Breath for the Bones Book Club: Thoughts on Chapter 4 by Queenie from Rancho Ruperto
This week’s book club post is provided by my dear friend Queenie. Without her, writing group would be terribly lonely. For more from this tender heart, visit her blog.
I grew up attending a small, rural, old-fashioned church with bare wooden pews and a cappella singing. Currently, however, I go to a largish church with a modern, comfortable sanctuary, three services, and concert-style worship music. I didn’t realize how much my sensibilities had changed to match the latter until I attended a weekend program whose trappings reminded me strongly of the former. I was both intrigued and repelled by the unpretentious, unapologetically homespun feel of the weekend, and I couldn’t stop thinking about my ambivalent reaction.
Society encourages us to seek success and its trappings. Even when it comes to church, we want to be a part of something that is prosperous and respected. Give us the polished, the professional. We’re looking for hip and highbrow, not anything imperfect, out-of-date, or, God forbid, tasteless. The problem is that I think that somehow these are the very things we do, indeed, need.
When we experience what is less than aesthetically ideal or technically flawless but which comes from the heart, we are reminded of the person behind the offering. We glimpse the truth that we are human, imperfect, even frail. And that those around us are exactly the same as we are. What’s more, we remember that Jesus has called us to love each other, weaknesses and all.
We may not want this. Our style-driven culture craves neatly-packaged worship experiences that enhance the decor of our lives. But I’m convinced that instead of a perfectly-manicured Christian assemblies, what we need is some hard work and mess: dirt beneath the fingernails of our lives with each other, if you will. I need to hear my neighbor praising God next to me, whether or not she can carry a tune. I need to know that everyone’s help is required to make the next church activity function (whether or not we can all can do our jobs perfectly). I need to be sure my fellow churchgoers know and care about my life, whether or not I have it all together.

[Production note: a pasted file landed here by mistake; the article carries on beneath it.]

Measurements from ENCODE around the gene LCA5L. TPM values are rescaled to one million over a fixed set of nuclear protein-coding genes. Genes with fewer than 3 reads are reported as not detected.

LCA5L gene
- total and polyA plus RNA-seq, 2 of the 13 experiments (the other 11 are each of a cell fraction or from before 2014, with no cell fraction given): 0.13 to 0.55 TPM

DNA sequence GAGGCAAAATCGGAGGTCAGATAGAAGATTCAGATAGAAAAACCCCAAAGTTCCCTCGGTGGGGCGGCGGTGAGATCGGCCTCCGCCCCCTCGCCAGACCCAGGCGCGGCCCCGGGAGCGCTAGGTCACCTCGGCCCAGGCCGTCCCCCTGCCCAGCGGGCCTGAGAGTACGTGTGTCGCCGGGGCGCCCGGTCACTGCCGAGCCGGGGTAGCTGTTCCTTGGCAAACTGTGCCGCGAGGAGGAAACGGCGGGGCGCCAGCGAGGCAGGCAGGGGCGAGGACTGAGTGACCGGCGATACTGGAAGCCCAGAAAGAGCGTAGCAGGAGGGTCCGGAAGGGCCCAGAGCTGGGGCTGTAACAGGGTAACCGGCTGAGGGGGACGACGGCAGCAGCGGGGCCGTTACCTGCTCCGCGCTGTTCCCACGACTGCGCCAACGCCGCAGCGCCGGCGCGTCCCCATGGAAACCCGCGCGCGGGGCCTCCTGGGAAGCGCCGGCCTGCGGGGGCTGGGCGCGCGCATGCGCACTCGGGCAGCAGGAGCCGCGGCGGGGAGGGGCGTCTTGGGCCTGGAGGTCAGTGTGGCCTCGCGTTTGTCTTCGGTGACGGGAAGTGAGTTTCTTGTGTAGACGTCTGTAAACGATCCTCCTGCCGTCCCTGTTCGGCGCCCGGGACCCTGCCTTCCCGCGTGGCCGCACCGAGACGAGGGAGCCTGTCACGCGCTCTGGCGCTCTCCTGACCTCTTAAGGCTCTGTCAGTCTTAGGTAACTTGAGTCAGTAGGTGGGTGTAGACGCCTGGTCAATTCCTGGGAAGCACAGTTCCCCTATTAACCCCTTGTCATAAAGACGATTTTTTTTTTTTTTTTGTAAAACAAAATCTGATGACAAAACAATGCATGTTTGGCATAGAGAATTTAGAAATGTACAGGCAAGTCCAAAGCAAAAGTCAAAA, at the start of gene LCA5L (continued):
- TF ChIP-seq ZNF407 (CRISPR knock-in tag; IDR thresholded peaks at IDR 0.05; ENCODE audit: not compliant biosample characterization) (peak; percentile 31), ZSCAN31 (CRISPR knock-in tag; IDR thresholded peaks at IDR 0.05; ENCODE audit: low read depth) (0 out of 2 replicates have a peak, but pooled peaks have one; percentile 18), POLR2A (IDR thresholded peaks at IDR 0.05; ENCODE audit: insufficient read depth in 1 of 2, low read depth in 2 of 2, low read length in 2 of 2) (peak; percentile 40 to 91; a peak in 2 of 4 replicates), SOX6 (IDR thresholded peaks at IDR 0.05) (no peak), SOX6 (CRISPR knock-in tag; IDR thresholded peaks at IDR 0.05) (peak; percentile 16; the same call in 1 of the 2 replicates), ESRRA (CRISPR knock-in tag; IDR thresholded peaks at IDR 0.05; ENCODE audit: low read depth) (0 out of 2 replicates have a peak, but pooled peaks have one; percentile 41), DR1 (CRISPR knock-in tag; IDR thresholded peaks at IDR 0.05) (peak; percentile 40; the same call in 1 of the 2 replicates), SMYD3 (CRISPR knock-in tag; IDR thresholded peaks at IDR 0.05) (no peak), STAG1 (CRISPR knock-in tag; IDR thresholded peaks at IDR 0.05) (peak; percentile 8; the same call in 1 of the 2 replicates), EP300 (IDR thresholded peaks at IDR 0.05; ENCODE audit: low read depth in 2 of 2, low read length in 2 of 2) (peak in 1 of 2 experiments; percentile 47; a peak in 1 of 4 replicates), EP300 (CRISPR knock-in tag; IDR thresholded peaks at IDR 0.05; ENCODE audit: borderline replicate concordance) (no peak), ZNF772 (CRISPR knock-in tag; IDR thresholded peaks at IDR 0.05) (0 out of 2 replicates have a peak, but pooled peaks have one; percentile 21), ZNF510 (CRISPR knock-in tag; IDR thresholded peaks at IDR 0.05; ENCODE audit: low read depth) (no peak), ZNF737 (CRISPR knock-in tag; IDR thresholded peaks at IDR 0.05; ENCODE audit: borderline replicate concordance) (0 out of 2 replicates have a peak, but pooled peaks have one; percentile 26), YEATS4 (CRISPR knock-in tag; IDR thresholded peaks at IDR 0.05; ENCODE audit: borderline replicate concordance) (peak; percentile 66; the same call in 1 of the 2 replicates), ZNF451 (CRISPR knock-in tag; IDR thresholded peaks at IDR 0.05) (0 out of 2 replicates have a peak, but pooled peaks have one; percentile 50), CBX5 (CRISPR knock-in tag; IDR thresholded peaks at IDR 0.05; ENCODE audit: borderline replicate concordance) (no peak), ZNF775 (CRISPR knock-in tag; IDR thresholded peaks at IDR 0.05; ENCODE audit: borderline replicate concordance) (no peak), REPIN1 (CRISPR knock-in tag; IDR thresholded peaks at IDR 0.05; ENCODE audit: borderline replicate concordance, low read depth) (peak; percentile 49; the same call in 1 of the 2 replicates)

What does this have to do with Luci Shaw’s Breath for the Bones chapter this week? In Chapter 4, “Learning From Story,” Shaw addresses the crucial role of narrative in divine revelation, reflecting on the fact that story gives truth flesh and bone, something tangible which our minds—and more importantly, our hearts—can apprehend. In many ways, that which is simple and imperfect provides these stories as well, the stories of ordinary lives lived in humble ways for our humble but extraordinary King. As we see and participate in others’ stories, it becomes clear to us that we need to add our own story, for without it the narrative is incomplete.
Like a simple and human-scale get-together, stories have endings that don’t always tie up neatly. The truth which story offers is not a thoroughly-analyzed, 5-point outline that can be projected on the large screen with attention-grabbing graphics. It’s a patient, earnest truth that slowly takes root in and transforms the rotted detritus of a person’s heart. It’s found in the non-glitzy narrative of Jesus, a less-than-gorgeous guy (“He had no beauty or majesty that we should desire him.”) from a seedy sort of place (“Nazareth! Can anything good come from there?”) who nevertheless expressed the most powerful reality of all: God stooping to our humanity to show his love—the only truly perfect thing in this world.
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